Friday Report: Living large in opulence |

Friday Report: Living large in opulence

Jon DeVos
Staff Photo |

There’s truth in the old joke: “Winning Powerball wouldn’t change me but I’d dump all you losers.” Not me though, I could be fabulously wealthy and I would still wave to my friends. However, it’s hard to see through the tinted windows on limos and my friends couldn’t see me waving if I were in the South of France, but I’m pretty sure I would still wave.

How wealthy would I like to be? Affluent somehow has a plebeian ring to it, like describing someone who can easily pay the bills. I don’t want to see the bills. Prosperous? Umm, I don’t think so. That smacks of work and lunch breaks. Thriving? Surely not, weeds thrive. Comfortable? Brats with steaming diapers are comfortable. Filthy Rich? That’s better but still not there yet.

Opulent! That’s it! Opulent is a splendid adjective, dripping with sumptuous gems and driving exotic supercars. Opulence sounds like a place, not a state of wealth. Ah’m from Opulence, Texas, ma’am, pleased to meetcha.

Okay, we’ve set our sights, how do we get there?

Well, one way is to go pick it up. Just waiting for someone with a truck and a long weekend, there’s an estimated 400 million dollars’ worth of gold bars to be had in the heart of the San Juan Mountains near Wolf Creek Pass, 100 miles east and a little north of Durango. There’s three piles of gold in them there hills waiting for someone with a good map.

Sometime around 1780, a Frenchman named Remy Ledoux was in a bar, buying drinks for a bunch of Spanish trappers who’d foolishly flashed some impressive gold nuggets. They let slip that they had stumbled across a rich vein of gold ore while trapping beaver in Colorado’s San Juan Mountains. Braced with sufficient whiskey, the naive trappers told their new-found friend exactly where to find it, even drawing a map to prove their claim.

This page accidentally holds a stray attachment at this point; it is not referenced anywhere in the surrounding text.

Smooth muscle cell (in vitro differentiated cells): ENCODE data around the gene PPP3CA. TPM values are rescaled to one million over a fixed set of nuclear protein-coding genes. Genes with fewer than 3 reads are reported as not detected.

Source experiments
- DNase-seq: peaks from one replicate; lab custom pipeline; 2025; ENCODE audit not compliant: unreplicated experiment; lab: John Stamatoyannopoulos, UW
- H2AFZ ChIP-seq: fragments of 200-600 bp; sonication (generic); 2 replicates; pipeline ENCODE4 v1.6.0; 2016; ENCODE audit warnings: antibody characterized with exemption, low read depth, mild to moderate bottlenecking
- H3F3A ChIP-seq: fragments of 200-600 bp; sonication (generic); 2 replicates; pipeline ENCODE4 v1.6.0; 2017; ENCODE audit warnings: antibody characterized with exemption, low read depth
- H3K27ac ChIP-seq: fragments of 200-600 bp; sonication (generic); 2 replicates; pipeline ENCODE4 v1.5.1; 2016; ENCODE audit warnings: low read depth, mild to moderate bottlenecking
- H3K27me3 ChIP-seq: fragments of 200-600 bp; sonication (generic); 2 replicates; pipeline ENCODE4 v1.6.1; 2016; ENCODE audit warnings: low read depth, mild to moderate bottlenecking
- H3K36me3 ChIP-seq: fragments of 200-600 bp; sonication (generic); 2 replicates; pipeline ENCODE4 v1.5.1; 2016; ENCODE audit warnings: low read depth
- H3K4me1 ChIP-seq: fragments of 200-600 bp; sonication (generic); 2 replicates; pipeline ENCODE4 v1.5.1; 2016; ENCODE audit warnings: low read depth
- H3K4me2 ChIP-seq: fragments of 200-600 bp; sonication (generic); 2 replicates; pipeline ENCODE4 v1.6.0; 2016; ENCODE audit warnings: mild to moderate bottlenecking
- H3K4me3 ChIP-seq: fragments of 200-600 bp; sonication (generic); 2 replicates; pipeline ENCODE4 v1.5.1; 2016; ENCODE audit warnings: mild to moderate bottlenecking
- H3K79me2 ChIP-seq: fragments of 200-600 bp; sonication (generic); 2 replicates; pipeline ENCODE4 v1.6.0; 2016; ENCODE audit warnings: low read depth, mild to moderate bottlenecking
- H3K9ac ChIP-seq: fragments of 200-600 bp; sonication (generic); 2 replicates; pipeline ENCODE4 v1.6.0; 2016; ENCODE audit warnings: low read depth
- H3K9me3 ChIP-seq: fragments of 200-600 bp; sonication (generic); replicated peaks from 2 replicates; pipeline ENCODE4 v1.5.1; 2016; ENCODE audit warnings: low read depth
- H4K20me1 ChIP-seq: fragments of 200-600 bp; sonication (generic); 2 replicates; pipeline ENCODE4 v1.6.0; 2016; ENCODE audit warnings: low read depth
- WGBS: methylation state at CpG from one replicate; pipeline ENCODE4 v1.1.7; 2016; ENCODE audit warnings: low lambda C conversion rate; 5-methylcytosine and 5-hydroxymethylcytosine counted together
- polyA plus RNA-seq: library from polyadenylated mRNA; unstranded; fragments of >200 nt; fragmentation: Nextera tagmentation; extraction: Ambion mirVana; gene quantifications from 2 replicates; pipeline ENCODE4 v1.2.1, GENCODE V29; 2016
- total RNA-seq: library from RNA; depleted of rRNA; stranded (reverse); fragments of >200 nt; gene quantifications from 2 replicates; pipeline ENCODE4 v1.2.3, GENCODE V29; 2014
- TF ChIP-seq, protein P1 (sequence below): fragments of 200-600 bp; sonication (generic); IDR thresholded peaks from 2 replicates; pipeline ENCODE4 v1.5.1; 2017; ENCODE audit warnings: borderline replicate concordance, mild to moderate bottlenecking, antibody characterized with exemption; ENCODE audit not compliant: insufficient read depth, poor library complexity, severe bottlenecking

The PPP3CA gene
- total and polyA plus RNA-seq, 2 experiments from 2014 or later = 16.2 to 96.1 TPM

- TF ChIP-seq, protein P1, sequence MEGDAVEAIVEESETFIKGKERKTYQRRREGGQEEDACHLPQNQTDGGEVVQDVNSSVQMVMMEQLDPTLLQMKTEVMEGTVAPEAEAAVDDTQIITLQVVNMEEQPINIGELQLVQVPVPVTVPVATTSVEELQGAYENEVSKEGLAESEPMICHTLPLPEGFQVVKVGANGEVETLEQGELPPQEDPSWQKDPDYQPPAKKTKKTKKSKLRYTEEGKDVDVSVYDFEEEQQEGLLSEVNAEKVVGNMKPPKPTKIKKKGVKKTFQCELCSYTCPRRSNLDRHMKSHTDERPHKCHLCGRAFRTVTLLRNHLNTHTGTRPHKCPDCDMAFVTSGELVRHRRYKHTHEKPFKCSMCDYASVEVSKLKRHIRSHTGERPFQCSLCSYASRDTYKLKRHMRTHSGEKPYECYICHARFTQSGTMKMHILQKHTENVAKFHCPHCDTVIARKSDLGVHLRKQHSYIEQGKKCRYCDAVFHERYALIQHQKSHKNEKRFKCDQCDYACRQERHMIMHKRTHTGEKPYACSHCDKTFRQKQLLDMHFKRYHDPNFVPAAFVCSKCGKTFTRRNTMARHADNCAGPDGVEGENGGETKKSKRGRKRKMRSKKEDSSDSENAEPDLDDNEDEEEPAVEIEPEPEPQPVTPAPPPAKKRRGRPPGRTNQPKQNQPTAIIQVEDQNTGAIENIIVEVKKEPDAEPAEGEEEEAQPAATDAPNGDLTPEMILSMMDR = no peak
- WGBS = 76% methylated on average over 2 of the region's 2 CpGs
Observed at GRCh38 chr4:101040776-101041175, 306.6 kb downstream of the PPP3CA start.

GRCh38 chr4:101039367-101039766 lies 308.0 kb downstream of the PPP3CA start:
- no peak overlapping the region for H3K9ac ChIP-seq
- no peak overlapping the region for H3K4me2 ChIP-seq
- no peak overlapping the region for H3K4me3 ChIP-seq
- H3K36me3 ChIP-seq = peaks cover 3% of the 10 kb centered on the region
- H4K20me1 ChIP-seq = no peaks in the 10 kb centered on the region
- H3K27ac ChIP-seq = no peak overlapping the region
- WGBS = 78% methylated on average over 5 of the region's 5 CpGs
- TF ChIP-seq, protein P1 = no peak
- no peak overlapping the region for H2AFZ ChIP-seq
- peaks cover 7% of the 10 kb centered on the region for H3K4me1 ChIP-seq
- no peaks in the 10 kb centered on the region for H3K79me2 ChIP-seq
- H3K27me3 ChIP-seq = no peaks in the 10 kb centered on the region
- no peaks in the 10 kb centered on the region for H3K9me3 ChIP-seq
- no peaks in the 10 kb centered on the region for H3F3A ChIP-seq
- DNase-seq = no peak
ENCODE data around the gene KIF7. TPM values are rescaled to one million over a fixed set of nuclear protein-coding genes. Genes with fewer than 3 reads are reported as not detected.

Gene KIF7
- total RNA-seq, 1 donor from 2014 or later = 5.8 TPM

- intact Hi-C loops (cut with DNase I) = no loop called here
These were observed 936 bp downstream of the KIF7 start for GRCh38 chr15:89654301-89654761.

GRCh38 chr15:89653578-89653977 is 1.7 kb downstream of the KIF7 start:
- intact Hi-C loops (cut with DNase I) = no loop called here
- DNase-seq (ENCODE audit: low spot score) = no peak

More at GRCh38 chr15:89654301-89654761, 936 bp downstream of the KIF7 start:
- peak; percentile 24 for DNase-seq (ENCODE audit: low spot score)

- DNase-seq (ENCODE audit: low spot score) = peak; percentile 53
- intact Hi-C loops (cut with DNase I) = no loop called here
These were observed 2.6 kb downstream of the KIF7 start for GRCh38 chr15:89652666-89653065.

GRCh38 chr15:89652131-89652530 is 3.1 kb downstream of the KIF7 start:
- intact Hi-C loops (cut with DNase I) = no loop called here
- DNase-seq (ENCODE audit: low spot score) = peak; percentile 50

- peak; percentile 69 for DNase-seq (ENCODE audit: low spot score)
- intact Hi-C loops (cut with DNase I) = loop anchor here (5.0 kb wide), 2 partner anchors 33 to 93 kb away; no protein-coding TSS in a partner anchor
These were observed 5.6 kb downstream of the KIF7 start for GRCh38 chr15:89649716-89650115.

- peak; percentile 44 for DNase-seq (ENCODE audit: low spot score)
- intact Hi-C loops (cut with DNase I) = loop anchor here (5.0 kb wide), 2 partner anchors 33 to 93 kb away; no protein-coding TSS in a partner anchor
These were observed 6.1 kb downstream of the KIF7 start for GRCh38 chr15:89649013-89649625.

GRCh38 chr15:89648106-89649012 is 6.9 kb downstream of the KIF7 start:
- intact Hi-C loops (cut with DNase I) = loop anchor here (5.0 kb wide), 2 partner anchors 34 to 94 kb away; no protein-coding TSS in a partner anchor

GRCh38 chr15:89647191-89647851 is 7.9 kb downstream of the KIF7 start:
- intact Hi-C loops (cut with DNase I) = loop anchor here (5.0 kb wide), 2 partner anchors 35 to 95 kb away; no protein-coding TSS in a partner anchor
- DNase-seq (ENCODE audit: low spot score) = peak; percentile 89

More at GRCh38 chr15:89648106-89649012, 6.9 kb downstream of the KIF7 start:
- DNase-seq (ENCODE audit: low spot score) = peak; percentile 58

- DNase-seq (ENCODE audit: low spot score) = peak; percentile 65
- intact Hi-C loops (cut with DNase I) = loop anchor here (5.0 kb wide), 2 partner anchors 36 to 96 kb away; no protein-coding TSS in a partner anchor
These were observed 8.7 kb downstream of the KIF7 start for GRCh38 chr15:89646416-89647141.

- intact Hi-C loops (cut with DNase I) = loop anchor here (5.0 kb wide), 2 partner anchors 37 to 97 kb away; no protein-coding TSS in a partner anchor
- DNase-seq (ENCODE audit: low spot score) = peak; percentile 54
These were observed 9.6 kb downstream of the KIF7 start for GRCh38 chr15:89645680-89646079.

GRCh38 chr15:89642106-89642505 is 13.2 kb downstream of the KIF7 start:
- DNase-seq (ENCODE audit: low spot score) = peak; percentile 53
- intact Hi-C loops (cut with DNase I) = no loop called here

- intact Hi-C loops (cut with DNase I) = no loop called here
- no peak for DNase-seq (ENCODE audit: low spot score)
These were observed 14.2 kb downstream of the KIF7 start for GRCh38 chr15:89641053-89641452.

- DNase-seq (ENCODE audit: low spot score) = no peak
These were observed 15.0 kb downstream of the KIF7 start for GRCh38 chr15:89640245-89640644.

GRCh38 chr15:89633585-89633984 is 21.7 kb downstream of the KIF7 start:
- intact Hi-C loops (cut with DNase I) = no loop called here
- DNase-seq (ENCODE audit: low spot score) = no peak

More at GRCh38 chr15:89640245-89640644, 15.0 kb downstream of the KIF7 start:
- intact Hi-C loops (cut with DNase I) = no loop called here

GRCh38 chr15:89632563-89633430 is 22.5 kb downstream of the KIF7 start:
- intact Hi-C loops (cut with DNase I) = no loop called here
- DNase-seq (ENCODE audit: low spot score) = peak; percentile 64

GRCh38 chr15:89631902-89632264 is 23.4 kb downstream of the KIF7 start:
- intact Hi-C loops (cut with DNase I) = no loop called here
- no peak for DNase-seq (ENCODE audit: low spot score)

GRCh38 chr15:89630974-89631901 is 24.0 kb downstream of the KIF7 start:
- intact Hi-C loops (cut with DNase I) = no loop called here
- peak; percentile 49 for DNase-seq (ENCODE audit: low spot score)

The Spaniards were quickly dispatched. Dispatched, in gold parlance, means they were shot, stabbed, beheaded, or otherwise . . . you know, dispatched. Ledoux hired 40 men and set out for Colorado, following the Arkansas River to Pueblo then on to the Sangre de Cristo Mountains. Not far from Wolf Creek Pass they camped at what would become known as Treasure Mountain. They found gold there even beyond the amounts they’d dreamed about.

The Frenchmen stayed and worked their mine for several years, melting the ore into ingots and stashing them in three well-hidden caches. They spent the winters in nearby Taos, New Mexico, planning their new lives among the glitterati of New Orleans society. That final spring, as they headed back to camp, fate was unkind and they were all dispatched. Those who didn’t die of scurvy got dispatched by a bunch of irate Arapahos. All of them, that is, except one.

Remy Ledoux arrived back in New Orleans in ill-health, penniless and empty-handed, but for a wild tale of sumptuous wealth. They scoffed at him and the treasure was nearly forgotten for fifty years. But then, in 1842, Remy was dispatched by natural causes and in his effects, a grandson found poorly-drawn copies of grandpa’s maps. He quickly mounted a Colorado expedition to unearth the treasure. The maps were inconclusive and the expedition floundered. After licking his wounds, he launched a second expedition which only proved that some things aren’t worth repeating as he was dispatched when his horse floundered in the San Juan River.

On a recent trip to Silverton in the San Juan County Courthouse, I spent quite a bit of time searching old records and manuscripts. Tucked behind the flyleaf of an old French diary, I found Remy Ledoux’s original, detailed map to the treasure.

With my disciplined writing schedule, I simply don’t have the time or the pickup truck. So, today only, in a one-time offering, this fabulous treasure can be yours. Simply send me $199.99 and I will mail you an authentic copy of the treasure map, your guide to an immense fortune. Do not delay, act now! Send small, unmarked, opulent bills only, please.

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